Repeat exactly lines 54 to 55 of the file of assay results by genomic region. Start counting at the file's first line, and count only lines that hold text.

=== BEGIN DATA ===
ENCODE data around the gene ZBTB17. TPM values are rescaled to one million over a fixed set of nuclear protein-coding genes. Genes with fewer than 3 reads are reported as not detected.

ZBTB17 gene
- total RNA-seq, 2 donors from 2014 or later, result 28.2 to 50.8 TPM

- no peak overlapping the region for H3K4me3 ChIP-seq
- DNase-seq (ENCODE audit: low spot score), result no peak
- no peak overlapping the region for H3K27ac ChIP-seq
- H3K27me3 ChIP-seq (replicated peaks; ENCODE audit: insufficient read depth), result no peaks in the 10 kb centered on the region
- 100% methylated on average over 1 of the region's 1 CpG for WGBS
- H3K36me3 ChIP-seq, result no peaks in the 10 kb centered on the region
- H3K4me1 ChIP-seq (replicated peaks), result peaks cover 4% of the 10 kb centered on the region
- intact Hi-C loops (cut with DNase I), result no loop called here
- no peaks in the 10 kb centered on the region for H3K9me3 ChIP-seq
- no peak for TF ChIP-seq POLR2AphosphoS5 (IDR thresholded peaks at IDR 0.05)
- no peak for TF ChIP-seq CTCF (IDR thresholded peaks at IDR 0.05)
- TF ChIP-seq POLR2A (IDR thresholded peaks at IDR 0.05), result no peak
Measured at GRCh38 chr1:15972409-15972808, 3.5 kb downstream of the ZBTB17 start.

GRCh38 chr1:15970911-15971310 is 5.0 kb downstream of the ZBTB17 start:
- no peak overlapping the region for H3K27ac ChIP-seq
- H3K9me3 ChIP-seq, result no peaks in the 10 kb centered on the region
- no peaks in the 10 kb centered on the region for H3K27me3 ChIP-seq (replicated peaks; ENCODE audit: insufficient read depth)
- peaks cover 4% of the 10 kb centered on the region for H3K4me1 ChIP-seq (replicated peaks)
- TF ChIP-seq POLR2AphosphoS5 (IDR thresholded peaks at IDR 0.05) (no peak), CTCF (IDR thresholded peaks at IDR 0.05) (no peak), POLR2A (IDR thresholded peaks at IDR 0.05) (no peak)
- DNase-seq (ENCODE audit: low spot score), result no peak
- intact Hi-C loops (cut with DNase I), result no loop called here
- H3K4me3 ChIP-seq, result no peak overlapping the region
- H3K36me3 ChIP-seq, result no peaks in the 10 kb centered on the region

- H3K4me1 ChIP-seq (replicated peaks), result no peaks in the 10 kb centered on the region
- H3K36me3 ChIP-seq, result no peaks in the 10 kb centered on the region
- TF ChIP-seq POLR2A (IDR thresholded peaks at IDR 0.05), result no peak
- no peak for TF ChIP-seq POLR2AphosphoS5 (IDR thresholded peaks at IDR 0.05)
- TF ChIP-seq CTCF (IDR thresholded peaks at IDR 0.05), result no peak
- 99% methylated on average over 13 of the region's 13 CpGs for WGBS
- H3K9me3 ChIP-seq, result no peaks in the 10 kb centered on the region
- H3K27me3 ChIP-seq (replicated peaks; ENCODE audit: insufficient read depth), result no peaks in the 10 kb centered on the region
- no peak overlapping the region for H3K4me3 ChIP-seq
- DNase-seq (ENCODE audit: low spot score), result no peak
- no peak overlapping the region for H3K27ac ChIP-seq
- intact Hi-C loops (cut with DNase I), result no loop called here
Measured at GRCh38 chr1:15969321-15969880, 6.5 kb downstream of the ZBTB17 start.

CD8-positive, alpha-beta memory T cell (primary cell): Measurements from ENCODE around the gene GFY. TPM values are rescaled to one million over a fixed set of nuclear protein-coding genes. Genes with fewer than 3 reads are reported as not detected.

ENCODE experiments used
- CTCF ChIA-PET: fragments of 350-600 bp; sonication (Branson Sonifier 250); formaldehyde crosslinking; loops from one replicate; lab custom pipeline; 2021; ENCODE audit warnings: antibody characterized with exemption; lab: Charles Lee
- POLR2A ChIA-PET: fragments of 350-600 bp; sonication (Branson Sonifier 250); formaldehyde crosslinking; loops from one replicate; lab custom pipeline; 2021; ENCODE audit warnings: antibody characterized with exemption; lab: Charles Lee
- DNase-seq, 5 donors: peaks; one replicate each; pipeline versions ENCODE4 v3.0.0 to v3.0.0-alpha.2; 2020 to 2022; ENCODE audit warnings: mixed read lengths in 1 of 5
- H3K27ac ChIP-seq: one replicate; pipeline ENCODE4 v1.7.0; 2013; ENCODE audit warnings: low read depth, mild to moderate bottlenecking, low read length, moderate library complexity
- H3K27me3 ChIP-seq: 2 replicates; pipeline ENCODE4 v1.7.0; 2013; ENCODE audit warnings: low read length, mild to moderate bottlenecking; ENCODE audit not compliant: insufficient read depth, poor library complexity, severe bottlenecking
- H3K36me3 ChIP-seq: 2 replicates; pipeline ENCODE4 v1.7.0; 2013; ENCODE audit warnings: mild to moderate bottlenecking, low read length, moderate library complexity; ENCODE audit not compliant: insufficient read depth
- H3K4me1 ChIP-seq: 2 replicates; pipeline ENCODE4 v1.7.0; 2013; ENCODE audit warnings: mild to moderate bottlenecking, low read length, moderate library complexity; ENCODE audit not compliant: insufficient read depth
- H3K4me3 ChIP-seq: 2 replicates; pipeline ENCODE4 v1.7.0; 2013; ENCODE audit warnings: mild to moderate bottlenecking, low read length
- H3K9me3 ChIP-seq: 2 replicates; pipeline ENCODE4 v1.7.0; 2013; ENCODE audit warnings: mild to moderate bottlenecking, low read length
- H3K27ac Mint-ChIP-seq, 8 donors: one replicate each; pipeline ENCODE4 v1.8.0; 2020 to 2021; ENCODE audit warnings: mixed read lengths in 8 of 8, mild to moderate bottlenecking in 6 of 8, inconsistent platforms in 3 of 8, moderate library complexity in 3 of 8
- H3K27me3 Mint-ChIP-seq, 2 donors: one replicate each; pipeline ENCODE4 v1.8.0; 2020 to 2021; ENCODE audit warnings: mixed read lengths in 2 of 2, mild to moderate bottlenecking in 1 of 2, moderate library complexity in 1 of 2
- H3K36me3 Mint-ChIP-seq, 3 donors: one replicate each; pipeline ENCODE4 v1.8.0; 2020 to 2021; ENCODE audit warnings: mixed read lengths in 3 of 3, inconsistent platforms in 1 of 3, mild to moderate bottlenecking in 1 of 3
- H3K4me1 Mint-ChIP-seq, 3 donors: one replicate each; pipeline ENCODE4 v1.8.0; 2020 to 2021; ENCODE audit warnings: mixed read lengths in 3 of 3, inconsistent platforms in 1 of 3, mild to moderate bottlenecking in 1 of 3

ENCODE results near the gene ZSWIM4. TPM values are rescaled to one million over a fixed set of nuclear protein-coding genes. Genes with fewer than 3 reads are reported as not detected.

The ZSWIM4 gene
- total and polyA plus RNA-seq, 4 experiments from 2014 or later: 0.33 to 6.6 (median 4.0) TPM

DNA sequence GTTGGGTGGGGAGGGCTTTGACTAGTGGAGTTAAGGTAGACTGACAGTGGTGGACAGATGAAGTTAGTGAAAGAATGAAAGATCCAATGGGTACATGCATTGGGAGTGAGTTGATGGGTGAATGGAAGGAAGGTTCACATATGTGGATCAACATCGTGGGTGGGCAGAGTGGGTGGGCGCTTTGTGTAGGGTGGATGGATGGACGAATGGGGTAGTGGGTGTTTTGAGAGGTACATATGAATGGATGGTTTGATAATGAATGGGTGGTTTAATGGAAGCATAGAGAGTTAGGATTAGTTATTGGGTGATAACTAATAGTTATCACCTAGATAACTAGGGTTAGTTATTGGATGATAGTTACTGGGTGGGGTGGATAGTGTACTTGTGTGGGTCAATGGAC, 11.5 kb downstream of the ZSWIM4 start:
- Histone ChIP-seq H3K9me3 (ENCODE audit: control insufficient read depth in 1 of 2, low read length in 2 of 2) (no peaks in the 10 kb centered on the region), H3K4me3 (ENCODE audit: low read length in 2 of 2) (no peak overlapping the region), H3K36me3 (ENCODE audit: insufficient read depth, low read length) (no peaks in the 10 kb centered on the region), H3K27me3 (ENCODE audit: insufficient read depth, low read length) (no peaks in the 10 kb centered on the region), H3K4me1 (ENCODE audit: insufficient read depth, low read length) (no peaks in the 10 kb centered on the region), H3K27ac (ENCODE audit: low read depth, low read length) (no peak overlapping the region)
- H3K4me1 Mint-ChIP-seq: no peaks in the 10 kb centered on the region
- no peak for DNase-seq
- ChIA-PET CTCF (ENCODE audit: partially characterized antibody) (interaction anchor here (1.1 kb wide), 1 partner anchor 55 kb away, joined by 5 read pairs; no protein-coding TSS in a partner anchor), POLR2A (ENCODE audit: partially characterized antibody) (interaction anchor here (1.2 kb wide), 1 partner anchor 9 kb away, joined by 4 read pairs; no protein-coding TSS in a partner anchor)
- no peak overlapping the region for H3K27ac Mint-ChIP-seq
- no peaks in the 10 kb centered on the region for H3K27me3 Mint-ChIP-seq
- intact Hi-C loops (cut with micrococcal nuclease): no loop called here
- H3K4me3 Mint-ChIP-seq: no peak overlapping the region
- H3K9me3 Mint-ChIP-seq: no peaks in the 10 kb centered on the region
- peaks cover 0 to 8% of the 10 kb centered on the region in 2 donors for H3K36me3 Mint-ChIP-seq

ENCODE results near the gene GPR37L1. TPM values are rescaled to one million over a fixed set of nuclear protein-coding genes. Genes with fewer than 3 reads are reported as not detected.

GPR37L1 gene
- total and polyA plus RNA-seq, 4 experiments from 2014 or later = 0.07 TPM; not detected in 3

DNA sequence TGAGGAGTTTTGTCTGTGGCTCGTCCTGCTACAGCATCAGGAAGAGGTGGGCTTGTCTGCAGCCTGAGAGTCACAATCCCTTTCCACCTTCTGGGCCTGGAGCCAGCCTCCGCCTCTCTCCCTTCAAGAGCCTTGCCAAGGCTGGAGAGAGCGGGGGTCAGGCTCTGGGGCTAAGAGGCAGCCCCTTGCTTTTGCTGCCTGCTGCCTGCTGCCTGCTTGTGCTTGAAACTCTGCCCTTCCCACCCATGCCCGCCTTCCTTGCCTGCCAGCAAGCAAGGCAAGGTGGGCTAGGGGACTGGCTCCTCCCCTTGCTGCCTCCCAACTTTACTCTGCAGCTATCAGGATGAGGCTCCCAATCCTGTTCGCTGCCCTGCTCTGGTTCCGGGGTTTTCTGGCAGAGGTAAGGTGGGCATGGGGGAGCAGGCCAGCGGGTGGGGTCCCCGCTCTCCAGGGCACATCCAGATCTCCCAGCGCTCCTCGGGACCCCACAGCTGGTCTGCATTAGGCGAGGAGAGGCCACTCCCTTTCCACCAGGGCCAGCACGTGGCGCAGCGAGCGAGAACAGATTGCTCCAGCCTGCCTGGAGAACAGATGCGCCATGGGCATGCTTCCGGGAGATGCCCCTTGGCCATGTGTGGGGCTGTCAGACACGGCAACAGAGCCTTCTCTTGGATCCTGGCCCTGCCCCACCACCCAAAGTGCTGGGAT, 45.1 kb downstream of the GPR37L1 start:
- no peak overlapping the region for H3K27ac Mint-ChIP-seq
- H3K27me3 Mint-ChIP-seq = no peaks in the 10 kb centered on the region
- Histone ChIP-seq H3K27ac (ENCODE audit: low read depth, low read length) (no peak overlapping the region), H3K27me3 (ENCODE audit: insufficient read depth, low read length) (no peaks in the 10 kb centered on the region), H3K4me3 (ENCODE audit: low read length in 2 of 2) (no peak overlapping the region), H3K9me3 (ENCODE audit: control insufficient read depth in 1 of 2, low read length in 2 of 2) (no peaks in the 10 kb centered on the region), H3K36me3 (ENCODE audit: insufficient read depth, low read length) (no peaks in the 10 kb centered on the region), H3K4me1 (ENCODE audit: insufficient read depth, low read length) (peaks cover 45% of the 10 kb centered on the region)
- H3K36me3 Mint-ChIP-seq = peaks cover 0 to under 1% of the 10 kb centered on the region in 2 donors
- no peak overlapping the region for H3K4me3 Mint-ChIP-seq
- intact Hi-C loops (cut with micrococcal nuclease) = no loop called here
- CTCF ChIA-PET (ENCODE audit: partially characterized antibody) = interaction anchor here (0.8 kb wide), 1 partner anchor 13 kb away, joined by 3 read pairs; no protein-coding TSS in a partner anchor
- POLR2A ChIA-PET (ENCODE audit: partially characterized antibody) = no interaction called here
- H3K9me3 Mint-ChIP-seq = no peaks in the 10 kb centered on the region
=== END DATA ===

- H3K4me1 Mint-ChIP-seq, 3 donors: one replicate each; pipeline ENCODE4 v1.8.0; 2020 to 2021; ENCODE audit warnings: mixed read lengths in 3 of 3, inconsistent platforms in 1 of 3, mild to moderate bottlenecking in 1 of 3

ENCODE results near the gene ZSWIM4. TPM values are rescaled to one million over a fixed set of nuclear protein-coding genes. Genes with fewer than 3 reads are reported as not detected.